Blast injury to the human skeleton: recognition, identification and differentiation using morphological and statistical approaches.

Dussault, M. C., 2013. Blast injury to the human skeleton: recognition, identification and differentiation using morphological and statistical approaches. Doctorate Thesis (Doctorate). Bournemouth University, School of Applied Sciences..

Full text available as:

[img]
Preview
PDF (Main Thesis)
MC Dussault Thesis with Corrections BINDING MARGINS.pdf

6MB
[img] Microsoft Excel
Bosnia Data- Coded for WWI and literature comparison.xlsx

8kB
[img] Microsoft Excel
Bosnia Data Set Complete.xlsx

75kB
[img] Microsoft Excel
WWI Blast Injury Data Set.xls

15kB

Abstract

Anthropologists are increasingly called upon to assess trauma to the skeleton and contextualising the nature of this trauma. Blast injury is a type of trauma which is increasingly seen in a variety of contexts, such as terrorism, human rights violations, combat and accidents. The purpose of this study was to examine blast injury in the human skeleton and apply robust multivariate statistical methods, alongside morphological methods, to identify blast trauma based on the distribution of injury in the skeleton. The objectives of the study were to identify patterns in a sample of cases from mass graves in Bosnia and to determine differences between the blast injury cases and gunshot wound cases which can identify indicators of blast injury for future use. This was done using Pearson‘s χ2, cluster analysis and multiple correspondence analysis. Secondly, the identified indicators were applied to two methods of binary logistic regression model to test prediction of the presence or absence of blast injury in the sample, as well as assessing the results of the two methods. Lastly, the results of these analyses were subsequently compared with clinical literature to identify similarities and differences which can aid anthropologists in determining presence of blast injury in large assemblages. This also served to address the specific argument that the injuries seen in the Bosnia sample are combat related, as claimed in court proceedings in ongoing cases at the International Criminal Tribunal for the Former Yugoslavia. It was found that cluster analysis was not useful for the sample examined in the research, however multiple correspondence analysis permitted graphical differentiation between the blast injury and gunshot cases, identifying variables which contributed to the variance and could be used as indicators of blast injury. Binary logistic regression was employed to test the significant contribution of these variables to a model predicting the presence of blast injury in a sample. It was found that presence of trauma to the right shoulder girdle, left forearm, vertebrae, right pelvis and left femur could indicate the presence of blast injury in an assemblage, with correct average classification in 74.86% of cases. The prevalence of trauma in the Bosnia sample was compared with examples from terrorist incidents and combat situations to identify similarities and differences between these and found that there significant differences in the prevalence of trauma in the Bosnia sample. This highlights that this sample does not resemble any combat patterns of injury, answering the question posed in ICTY court proceedings. This work contributes new knowledge to anthropology on the identification and differentiation of blast injury in assemblages as well as demonstrating the use of multivariate statistical methods for trauma analysis. These results can be applied to anthropological investigation of historical contexts as well the modern investigations which will require knowledge of blast injury currently and in the future.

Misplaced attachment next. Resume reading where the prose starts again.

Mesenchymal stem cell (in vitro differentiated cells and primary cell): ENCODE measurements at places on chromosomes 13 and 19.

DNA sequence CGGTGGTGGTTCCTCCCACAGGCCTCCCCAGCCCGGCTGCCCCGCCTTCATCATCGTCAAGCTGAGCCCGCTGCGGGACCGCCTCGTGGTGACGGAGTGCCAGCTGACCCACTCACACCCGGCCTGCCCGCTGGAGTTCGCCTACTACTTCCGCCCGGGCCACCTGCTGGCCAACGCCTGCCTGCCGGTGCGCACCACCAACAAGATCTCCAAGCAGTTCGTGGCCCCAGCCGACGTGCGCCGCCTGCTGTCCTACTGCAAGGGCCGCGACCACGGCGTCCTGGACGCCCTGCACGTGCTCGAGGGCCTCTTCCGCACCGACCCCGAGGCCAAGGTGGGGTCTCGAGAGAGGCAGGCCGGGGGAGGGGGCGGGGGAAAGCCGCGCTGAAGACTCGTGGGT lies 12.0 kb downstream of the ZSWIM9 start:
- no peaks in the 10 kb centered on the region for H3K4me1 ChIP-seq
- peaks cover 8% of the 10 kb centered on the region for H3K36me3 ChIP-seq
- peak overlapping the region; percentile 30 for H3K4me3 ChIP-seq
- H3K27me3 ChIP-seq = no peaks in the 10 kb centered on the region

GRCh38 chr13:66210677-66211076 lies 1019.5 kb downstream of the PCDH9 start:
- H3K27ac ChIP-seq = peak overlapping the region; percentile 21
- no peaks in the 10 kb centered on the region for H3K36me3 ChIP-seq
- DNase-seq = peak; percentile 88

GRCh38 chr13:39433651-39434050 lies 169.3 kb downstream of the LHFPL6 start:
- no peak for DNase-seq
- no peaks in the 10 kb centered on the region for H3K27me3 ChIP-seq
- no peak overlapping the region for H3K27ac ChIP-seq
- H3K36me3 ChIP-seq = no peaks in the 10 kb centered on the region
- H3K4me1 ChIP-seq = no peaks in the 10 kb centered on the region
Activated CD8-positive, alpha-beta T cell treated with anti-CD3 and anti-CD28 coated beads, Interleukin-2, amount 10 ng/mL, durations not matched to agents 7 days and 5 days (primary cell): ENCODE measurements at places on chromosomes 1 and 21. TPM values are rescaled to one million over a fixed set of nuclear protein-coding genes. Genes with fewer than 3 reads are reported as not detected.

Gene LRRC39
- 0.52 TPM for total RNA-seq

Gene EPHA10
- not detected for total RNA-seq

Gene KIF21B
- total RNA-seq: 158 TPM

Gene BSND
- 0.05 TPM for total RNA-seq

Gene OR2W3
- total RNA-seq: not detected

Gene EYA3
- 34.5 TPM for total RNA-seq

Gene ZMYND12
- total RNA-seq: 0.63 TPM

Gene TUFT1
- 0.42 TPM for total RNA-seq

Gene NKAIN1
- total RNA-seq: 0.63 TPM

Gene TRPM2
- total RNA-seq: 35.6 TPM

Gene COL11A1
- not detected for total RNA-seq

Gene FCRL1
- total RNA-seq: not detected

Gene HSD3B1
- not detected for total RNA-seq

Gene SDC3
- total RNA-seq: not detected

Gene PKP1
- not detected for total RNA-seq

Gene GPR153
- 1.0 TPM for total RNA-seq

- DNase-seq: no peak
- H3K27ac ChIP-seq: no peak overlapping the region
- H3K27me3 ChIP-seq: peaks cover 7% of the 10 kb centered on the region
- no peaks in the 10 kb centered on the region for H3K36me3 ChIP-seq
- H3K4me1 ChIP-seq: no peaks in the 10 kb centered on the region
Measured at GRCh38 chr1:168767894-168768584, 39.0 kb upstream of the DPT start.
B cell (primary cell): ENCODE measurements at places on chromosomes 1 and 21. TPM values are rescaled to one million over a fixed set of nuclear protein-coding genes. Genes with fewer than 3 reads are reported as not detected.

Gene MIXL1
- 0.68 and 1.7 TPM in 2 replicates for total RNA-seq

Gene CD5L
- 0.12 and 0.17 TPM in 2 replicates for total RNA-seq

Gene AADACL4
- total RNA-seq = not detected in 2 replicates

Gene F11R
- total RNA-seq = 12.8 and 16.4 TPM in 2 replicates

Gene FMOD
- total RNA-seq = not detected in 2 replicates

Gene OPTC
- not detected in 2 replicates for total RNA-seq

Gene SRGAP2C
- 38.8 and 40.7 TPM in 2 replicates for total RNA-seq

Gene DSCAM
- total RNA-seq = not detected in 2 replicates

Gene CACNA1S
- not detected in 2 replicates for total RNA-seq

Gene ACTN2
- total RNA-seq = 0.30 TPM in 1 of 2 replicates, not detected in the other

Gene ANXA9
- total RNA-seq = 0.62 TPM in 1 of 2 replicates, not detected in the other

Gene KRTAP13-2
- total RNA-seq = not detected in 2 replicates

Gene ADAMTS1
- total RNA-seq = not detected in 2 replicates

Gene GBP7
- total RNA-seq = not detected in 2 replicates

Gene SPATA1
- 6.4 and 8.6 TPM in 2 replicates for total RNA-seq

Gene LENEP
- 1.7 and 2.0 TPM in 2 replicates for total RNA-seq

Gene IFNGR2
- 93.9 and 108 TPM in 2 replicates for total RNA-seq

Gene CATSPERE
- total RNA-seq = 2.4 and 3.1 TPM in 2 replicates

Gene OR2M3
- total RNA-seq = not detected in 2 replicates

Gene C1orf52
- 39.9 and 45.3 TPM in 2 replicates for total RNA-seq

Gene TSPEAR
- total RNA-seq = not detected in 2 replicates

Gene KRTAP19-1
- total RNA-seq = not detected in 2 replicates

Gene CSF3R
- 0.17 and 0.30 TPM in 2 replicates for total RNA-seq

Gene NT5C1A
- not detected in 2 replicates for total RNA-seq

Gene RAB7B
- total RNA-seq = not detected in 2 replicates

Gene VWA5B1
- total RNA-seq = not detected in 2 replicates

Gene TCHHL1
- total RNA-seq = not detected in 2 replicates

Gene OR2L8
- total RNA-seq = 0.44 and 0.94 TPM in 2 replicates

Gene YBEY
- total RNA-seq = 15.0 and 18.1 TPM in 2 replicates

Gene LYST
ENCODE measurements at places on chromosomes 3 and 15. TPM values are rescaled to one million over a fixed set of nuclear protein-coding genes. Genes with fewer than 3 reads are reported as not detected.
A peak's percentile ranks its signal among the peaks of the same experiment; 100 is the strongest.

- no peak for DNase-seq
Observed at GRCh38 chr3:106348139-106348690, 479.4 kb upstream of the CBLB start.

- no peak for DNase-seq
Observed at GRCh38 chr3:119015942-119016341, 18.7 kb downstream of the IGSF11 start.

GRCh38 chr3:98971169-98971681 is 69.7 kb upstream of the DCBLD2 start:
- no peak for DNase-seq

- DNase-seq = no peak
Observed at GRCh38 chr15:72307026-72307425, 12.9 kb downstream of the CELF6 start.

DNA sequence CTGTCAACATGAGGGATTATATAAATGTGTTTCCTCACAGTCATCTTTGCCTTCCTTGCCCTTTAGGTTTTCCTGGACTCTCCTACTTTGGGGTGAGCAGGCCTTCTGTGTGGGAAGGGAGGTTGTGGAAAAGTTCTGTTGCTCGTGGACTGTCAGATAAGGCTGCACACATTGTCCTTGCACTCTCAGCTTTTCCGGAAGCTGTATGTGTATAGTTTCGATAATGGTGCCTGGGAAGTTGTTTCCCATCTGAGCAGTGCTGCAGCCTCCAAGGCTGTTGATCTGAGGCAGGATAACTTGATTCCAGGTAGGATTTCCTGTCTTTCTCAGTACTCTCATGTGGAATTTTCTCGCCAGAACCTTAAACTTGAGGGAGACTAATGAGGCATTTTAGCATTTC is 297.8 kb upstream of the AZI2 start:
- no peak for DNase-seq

Item Type:Thesis (Doctorate)
Additional Information:If you feel that this work infringes your copyright please contact the BURO Manager. Thesis and 1 CD Rom.
Subjects:Technology > Medicine and Health
Group:Faculty of Science and Technology
ID Code:21202
Deposited By: Unnamed user with email symplectic@symplectic
Deposited On:08 May 2014 13:17
Last Modified:29 Apr 2015 11:56

Downloads

Downloads per month over past year

More statistics for this item...
Repository Staff Only -